For example, you don’t want to spend the meeting discussing only priorities and goals and neglecting your developer’s wellbeing. Here’s a sample agenda that covers all three topics: 

Source: BetterUp

With this agenda, you’ll discuss everything you need, so – there’s no chance of missing anything. 

Design the agenda in a way so that you have a few ‘main’ themes, and write at least two questions per theme. 

That way, if the conversation lags, you have the resources to start it back up again

When preparing your agenda, you’ll want to delve into as much detail as possible. Fortunately, there are online tools to help you out.

Waydev summarizes your developer’s work, visualizing work patterns and progress. You can see an example below:

Source: Waydev

With such a detailed report, you’ll have an excellent base for organizing your meeting agenda.

Looking at this example, this particular developer is focused on new work and helps others the least. 

You can then allocate some time on your agenda to discuss this to see if they’re happy with such an arrangement or if they’d prefer a more collaborative role. 

Adjust the Length of the Meeting 

When determining the length of your 1:1 meeting, don’t automatically shoebox it into a 30-minute timeslot; assess the situation realistically.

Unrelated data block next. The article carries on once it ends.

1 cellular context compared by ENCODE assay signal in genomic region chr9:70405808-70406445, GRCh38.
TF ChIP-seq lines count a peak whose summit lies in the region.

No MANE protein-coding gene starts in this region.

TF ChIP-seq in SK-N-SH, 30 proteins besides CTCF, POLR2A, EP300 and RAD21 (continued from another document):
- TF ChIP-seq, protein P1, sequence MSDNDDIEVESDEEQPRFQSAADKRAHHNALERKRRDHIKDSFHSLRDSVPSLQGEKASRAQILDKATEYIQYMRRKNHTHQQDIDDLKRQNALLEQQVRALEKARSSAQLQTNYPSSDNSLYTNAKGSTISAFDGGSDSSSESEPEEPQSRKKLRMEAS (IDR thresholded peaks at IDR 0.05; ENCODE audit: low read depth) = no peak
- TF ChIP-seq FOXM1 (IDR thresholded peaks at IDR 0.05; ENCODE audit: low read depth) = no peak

If your developer is satisfied at the workplace and progressing with their projects, you can probably conclude the meeting in 15 minutes. Why prolong needlessly?

On the other hand, one developer might have blockers on a task and no clear career progression path

With that employee, don’t end the meeting without discussing everything on their mind. As a manager, you must support all your team members, however long it takes.

As per a Harvard Business Review article, each employee requires a different approach: 

Source: Shake

Remember to treat each developer individually, depending on what needs to be discussed and how extensively.

One way to quickly gauge how much time a 1:1 will take is to use Clockify. A time-tracking app, this tool creates a calendar for blocking off time for meetings. 

Then, once the session begins, you can start a timer and see how long the meeting actually takes.

You’ll end up with a comparison of the meeting’s estimated time and how long it actually took. There’s an example below:

Source: Clockify

With this tool, you’ll get an exact report of how much time you spent in a 1:1 and how much time you should reserve next time.

Start the Meeting with a Win